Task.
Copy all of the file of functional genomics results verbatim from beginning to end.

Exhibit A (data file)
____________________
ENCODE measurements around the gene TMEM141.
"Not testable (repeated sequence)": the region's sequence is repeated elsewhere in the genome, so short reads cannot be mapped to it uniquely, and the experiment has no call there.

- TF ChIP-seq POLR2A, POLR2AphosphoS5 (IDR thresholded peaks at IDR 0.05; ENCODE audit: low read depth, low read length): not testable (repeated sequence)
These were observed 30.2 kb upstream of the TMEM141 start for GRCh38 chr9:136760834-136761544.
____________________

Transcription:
ENCODE measurements around the gene TMEM141.
"Not testable (repeated sequence)": the region's sequence is repeated elsewhere in the genome, so short reads cannot be mapped to it uniquely, and the experiment has no call there.

- TF ChIP-seq POLR2A, POLR2AphosphoS5 (IDR thresholded peaks at IDR 0.05; ENCODE audit: low read depth, low read length): not testable (repeated sequence)
These were observed 30.2 kb upstream of the TMEM141 start for GRCh38 chr9:136760834-136761544.